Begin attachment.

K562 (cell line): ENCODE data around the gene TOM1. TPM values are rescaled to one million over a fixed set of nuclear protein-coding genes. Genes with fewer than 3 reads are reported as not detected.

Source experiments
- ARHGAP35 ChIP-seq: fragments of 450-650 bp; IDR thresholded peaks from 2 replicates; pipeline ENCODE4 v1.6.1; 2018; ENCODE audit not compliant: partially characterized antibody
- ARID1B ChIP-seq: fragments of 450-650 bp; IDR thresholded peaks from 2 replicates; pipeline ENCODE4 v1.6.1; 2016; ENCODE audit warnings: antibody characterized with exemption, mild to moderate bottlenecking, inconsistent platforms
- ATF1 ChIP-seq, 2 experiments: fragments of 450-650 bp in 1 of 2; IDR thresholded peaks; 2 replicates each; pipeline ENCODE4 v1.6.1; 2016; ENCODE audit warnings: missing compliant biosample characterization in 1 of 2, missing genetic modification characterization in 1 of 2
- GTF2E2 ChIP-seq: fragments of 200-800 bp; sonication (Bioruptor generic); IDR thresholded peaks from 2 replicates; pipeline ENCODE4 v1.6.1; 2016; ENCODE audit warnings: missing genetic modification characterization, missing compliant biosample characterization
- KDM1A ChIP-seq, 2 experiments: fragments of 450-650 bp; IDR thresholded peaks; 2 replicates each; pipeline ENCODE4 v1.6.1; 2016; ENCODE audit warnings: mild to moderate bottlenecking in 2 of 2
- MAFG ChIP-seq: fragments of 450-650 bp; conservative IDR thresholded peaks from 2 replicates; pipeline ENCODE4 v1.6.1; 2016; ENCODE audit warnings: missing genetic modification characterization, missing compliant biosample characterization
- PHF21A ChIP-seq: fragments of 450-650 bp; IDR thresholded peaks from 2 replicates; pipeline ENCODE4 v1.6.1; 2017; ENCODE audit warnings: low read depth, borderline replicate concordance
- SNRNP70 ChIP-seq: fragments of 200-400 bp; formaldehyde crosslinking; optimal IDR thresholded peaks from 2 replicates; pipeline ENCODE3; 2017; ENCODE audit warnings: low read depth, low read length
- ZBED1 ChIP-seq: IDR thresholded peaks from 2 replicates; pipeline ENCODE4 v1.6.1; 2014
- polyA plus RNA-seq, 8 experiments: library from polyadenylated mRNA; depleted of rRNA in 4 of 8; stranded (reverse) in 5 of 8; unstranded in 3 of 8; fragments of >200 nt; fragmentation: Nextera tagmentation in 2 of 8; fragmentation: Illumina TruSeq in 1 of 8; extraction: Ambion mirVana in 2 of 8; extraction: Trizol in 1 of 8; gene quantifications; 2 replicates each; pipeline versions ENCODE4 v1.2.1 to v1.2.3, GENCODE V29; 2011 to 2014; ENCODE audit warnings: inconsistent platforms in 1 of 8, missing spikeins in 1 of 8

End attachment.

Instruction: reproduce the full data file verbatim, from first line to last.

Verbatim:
K562 (cell line): ENCODE data around the gene TOM1. TPM values are rescaled to one million over a fixed set of nuclear protein-coding genes. Genes with fewer than 3 reads are reported as not detected.

Source experiments
- ARHGAP35 ChIP-seq: fragments of 450-650 bp; IDR thresholded peaks from 2 replicates; pipeline ENCODE4 v1.6.1; 2018; ENCODE audit not compliant: partially characterized antibody
- ARID1B ChIP-seq: fragments of 450-650 bp; IDR thresholded peaks from 2 replicates; pipeline ENCODE4 v1.6.1; 2016; ENCODE audit warnings: antibody characterized with exemption, mild to moderate bottlenecking, inconsistent platforms
- ATF1 ChIP-seq, 2 experiments: fragments of 450-650 bp in 1 of 2; IDR thresholded peaks; 2 replicates each; pipeline ENCODE4 v1.6.1; 2016; ENCODE audit warnings: missing compliant biosample characterization in 1 of 2, missing genetic modification characterization in 1 of 2
- GTF2E2 ChIP-seq: fragments of 200-800 bp; sonication (Bioruptor generic); IDR thresholded peaks from 2 replicates; pipeline ENCODE4 v1.6.1; 2016; ENCODE audit warnings: missing genetic modification characterization, missing compliant biosample characterization
- KDM1A ChIP-seq, 2 experiments: fragments of 450-650 bp; IDR thresholded peaks; 2 replicates each; pipeline ENCODE4 v1.6.1; 2016; ENCODE audit warnings: mild to moderate bottlenecking in 2 of 2
- MAFG ChIP-seq: fragments of 450-650 bp; conservative IDR thresholded peaks from 2 replicates; pipeline ENCODE4 v1.6.1; 2016; ENCODE audit warnings: missing genetic modification characterization, missing compliant biosample characterization
- PHF21A ChIP-seq: fragments of 450-650 bp; IDR thresholded peaks from 2 replicates; pipeline ENCODE4 v1.6.1; 2017; ENCODE audit warnings: low read depth, borderline replicate concordance
- SNRNP70 ChIP-seq: fragments of 200-400 bp; formaldehyde crosslinking; optimal IDR thresholded peaks from 2 replicates; pipeline ENCODE3; 2017; ENCODE audit warnings: low read depth, low read length
- ZBED1 ChIP-seq: IDR thresholded peaks from 2 replicates; pipeline ENCODE4 v1.6.1; 2014
- polyA plus RNA-seq, 8 experiments: library from polyadenylated mRNA; depleted of rRNA in 4 of 8; stranded (reverse) in 5 of 8; unstranded in 3 of 8; fragments of >200 nt; fragmentation: Nextera tagmentation in 2 of 8; fragmentation: Illumina TruSeq in 1 of 8; extraction: Ambion mirVana in 2 of 8; extraction: Trizol in 1 of 8; gene quantifications; 2 replicates each; pipeline versions ENCODE4 v1.2.1 to v1.2.3, GENCODE V29; 2011 to 2014; ENCODE audit warnings: inconsistent platforms in 1 of 8, missing spikeins in 1 of 8